To mark the second year of works at the Crossrail Station in Canary Wharf,a notable Minister of the Crown , and your less notable correspondent got to go down into what is still very much a building site to have a look around.

Teaser - deep underground in the Crossrail Station at Canary Wharf

Just as the Jubilee Line station was built inside an old dock, the same can be said for Crossrail, as they have taken advantage of the site to build a station inside the watery gap between present and future skyscrapers.

Built between 1800 and 1802, the North Dock was the first of the great docks in the Isle of Dogs and although about half of it was later filled in, enough remains to accommodate what will be one of Crossrail’s largest, and almost certainly most distinctive stations.

To put the size into context – the station is about the same size as the tall Canada Water skyscraper if lain on its side.

The public's view of the station

Although the dock is quite deep, it is still not quite deep enough, and the construction method to deepen it has been interesting.

As the dock was drained, it would have lost the physical support of the water holding the sides from collapsing, and to have dug out the floor of the dock as well would have weakened it too much – so they reinforced the base of the dock to form what will be the roof of the ticket hall.

After that – and after piling to reinforce the structure, they have then spent the past year effectively digging out soil from underneath the bottom of the new concrete floor to form first the ticket hall floor, then after laying another concrete slab, digging down yet again to form the vastly larger cathedral space for the trains.

In total, the bottom floor of the station will be 18 metres below the original base of the Victorian docks.

Today marked the final stage of that under-digging process – hence the site visit by various media people, your correspondent, and Rail Minister Theresa Villiers.

Side view of the station - when finished

The station box within the dock is being constructed and designed on behalf of Crossrail by Canary Wharf. It is being built for a fixed price of £500.3 million, of which Canary Wharf is contributing £150 million, and will pick up any extra costs.

The station is being constructed within a 470 m long concrete box with a 245 m long island platform.  This will be fitted out to 210m with the potential for extension should the need to operate longer trains arise.  A 165 m long  crossover at the western end of the box will enable trains to terminate at the station and return either to central London or to Abbey Wood.

The station box is expected to be completed and handed over to Crossrail by summer 2012, ready for the arrival of the tunnel boring machines.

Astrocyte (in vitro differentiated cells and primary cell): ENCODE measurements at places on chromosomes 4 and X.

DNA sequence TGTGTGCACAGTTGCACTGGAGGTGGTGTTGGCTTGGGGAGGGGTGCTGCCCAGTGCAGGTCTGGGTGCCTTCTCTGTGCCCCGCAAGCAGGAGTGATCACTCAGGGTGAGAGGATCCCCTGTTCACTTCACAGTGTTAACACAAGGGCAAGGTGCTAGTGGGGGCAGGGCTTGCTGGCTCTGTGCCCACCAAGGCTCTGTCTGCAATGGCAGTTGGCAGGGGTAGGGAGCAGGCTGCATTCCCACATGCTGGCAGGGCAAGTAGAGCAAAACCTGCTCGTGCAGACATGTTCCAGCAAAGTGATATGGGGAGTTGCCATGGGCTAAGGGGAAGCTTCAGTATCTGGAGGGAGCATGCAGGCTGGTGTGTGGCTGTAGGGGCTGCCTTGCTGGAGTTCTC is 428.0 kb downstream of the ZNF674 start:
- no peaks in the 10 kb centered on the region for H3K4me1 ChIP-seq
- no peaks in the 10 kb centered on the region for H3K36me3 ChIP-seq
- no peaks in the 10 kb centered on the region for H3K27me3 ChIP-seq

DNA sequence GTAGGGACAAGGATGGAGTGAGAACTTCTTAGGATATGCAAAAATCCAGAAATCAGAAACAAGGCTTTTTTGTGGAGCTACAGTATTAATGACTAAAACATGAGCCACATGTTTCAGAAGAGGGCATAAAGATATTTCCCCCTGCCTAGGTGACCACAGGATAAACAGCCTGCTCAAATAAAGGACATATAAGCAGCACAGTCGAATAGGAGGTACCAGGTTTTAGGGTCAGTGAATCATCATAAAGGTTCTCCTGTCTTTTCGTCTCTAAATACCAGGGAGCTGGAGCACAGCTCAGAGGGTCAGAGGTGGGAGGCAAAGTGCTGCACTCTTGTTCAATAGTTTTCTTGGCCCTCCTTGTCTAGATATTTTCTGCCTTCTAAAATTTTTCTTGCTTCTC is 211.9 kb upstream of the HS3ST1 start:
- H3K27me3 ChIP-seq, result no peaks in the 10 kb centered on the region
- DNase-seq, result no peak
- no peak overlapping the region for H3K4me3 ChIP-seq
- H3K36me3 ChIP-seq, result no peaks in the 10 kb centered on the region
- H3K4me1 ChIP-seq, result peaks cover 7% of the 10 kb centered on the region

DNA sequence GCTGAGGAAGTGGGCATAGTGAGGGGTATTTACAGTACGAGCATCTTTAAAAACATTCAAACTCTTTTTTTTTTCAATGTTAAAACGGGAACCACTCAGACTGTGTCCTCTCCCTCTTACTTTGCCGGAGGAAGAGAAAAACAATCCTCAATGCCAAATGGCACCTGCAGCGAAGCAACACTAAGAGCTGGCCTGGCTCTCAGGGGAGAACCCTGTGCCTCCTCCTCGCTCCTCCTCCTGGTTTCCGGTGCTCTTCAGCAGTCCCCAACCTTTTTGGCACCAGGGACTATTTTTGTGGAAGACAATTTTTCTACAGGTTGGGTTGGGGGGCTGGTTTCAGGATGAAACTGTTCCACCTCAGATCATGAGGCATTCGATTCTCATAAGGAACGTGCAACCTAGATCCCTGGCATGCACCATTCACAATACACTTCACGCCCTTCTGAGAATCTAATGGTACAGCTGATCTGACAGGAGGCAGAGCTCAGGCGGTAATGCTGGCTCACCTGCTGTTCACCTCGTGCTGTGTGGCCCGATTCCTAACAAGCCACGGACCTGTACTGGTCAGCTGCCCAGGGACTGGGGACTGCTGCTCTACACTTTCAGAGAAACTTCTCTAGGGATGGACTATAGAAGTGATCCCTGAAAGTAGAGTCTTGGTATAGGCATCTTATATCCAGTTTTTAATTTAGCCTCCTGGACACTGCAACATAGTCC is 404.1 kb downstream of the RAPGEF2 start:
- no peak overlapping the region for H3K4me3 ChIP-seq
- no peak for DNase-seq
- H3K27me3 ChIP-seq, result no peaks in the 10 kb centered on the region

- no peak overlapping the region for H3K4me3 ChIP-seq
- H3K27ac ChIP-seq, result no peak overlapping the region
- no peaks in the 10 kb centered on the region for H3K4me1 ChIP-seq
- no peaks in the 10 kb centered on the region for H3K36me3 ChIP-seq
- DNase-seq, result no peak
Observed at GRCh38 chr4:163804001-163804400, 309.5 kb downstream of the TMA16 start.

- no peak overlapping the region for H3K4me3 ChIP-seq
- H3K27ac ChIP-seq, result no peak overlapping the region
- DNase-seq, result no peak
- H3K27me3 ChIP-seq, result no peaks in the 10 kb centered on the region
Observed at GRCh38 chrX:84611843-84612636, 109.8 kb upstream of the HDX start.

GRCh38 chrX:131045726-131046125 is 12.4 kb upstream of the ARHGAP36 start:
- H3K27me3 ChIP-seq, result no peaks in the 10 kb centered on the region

A couple of schematic slides from the presentation which are interesting:

After a briefing about what has happened in the past couple of years since construction started, it was time to don the uniform of a building site and descend into the bowels of the site.

OK – time for photo fun.

What you are seeing here is the former dock – which will house the lower two floors of the shopping centre

Along the Canary Wharf Station

This is the “Boris Pile” – the first one driven in the ground by the Mayor to start construction work, in coincidentally Tory Blue cladding.

The "Boris Pile"

Once down the scaffolding stairs, here is the view from the bottom of the Victorian dock, with a new concrete base, which is the bottom of the shopping centre/top of the ticket hall.

Standing on the bottom of the old dock

Down now below the original dock, and this is the future ticket hall and circulation area before people descend another level down to the trains. The roof you are looking at is the floor of the old dock (albeit a replacement in modern concrete).

The future ticket hall level

This is the very bottom of the structure, and will be where the trains eventually arrive on either side of the cavernous box.

The bottom of the station

Construction work is still going on to dig out the soil – here is is Thanet Sand being removed. The sand was almost perfectly dry as the water table has been lowered to allow construction.

Eventually the water level will rise again – but it will probably take a couple of decades to return to its former state.

Should have brought a bucket and taken some authentic “crossrail sand” home!

Construction site and digging

Here in the gloom is the Eastern end of the station with (for us media types) the point where the Tunnel Boring Machines will penetrate through into the station box. Not the exact location, but a close approximation of it.

A glimpse of the end of the station

Yes, we are walking on dry sand this far down underground.

Construction site

Finally, this shows – maybe – the depth of the concrete base (1.7 meters) that will be cast over the sandy soil to form the final base of the station.

Looking back towards completed dock floor

The full collection of 35 photos can be seen in my gallery – along with five very useful schematic diagrams which (if you zoom in on them) will show in detail how the construction work was carried out.

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6 Comments

  1. Great photos Ian. I would have loved to have been walking around down there with you.

  2. Alastair

    Great photos. I expect to see some comparison shots taken from the same locations in 7 years time.

    • IanVisits

      Quite a few locations at the very base of the station would put me under a couple of feet concrete though.

      Unless I am upsetting the Mafia in the next few years, that might be a difficult photo to achieve ;)

  3. Awesome photos – I’m very jealous of your trip! Great to see they’ve actually made quite a lot of progress.

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